It is again a great selection of mounts provided along with the camera’s waterproof case, but the plastic does feel quite a bit cheaper than the camera it resembles. There is a lot more creaking and flex from just about everything, and though they do hold the camera firmly in place, they don’t inspire much confidence. On the bright side, the FauxPro can use GoPro mounts, so if they do eventually give out, you can replace them or choose from the massive selection of third party options.
The rear display does its job, but it has terrible color representation, massive pixels, and is just not particularly good in general. In truth, it doesn’t need to be, and it helps keep costs down, and I’m low on bad things to say about the FauxPro, so nitpicking will have to do.
Sound quality is pretty bad. All action cams are essentially crap in this department, but the FauxPro is particularly so. It doesn’t bother me so much because I’d likely be cutting the footage with music or as b-roll with proper sound being recorded elsewhere, but If capturing as-good-as-possible quality sound with your action camera is something you really want to do, the Faux Pro is not the camera to do it.
The FauxPro can shoot still photos, but they are essentially 12 megapixel (4032 x 3024) snaps. The wide angle lens makes for some nice, albeit slightly distorted shots, and the colors are decent, but like the video, dynamic range is quite poor. You can use the 4x digital zoom if you need to get a little closer, and on the tiny rear display the shots look pretty good. View them on a computer however and your eyes will bleed. Really, the FauxPro is not meant to be a still camera so it doesn’t really matter.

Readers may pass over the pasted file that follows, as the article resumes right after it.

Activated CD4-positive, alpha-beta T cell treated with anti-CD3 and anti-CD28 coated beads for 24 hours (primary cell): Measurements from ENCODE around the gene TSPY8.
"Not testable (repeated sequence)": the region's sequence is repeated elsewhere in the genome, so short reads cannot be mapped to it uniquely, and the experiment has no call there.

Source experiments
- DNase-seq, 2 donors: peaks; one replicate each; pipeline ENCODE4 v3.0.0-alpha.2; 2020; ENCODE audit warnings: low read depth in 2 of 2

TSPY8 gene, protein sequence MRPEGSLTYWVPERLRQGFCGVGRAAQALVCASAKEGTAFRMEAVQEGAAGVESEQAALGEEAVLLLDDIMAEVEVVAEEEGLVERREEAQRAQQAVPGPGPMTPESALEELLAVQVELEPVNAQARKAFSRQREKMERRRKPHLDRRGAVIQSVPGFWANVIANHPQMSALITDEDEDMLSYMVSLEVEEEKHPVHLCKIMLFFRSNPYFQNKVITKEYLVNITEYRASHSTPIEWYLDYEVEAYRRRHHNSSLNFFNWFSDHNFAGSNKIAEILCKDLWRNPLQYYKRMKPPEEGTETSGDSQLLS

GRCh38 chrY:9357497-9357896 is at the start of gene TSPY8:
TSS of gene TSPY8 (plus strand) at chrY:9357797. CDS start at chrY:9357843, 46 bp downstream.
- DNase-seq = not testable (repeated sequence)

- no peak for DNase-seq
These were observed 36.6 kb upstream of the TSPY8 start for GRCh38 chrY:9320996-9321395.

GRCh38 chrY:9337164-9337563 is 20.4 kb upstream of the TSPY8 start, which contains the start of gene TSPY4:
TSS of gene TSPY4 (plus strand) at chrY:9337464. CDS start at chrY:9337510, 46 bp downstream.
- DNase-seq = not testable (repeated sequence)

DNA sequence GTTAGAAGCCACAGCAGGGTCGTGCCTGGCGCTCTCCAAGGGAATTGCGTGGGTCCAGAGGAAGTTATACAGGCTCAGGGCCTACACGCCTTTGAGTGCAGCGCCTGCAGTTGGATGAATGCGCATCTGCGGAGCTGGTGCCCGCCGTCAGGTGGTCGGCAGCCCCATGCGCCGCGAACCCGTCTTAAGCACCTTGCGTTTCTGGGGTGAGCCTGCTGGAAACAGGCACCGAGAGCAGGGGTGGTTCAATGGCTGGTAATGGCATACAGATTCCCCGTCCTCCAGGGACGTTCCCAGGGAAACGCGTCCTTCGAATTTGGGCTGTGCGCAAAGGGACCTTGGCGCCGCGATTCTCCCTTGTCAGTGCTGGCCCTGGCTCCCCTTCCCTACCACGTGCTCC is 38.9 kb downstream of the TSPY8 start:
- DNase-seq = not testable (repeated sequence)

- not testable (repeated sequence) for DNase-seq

The Verdict: While it looks like a GoPro, the SJ4000 is not quite up to par in the specs department, and if you want the creative options that come with higher frame rates then you should save up for a branded original. If, however, you can live with 80% of the video quality at 1080p 30fps, and want a good selection of mounts without having to pay prices that make bottled water look reasonable, honestly, you can’t go wrong with the SJ4000.
It’s a spectacular value for the price, and, because it’s so cheap, you’d be less likely to baby it and more likely to actually put it in harm’s way and end up with more spectacular videos. If it breaks or gets lost, it will hit your wallet a lot less.
The only real problem the SJ4000 has is that it looks so much like the GoPro that many people are going to mistake it for one and you’d need to, “Well actually…” them fairly often. If you’re using it for an action sport that’s more about looking cool and being fashionable than the actual sport (like snowboarding), people may think less of you for it, but you’ll have enough extra cash to hit the slopes a few more times than those who shell out for the real deal.
The fact that it can double as a dashcam, for me, is gravy… just need to get my Nissan Silvia, and its dash, to the big city.
(Reviewed by Nayalan Moodley)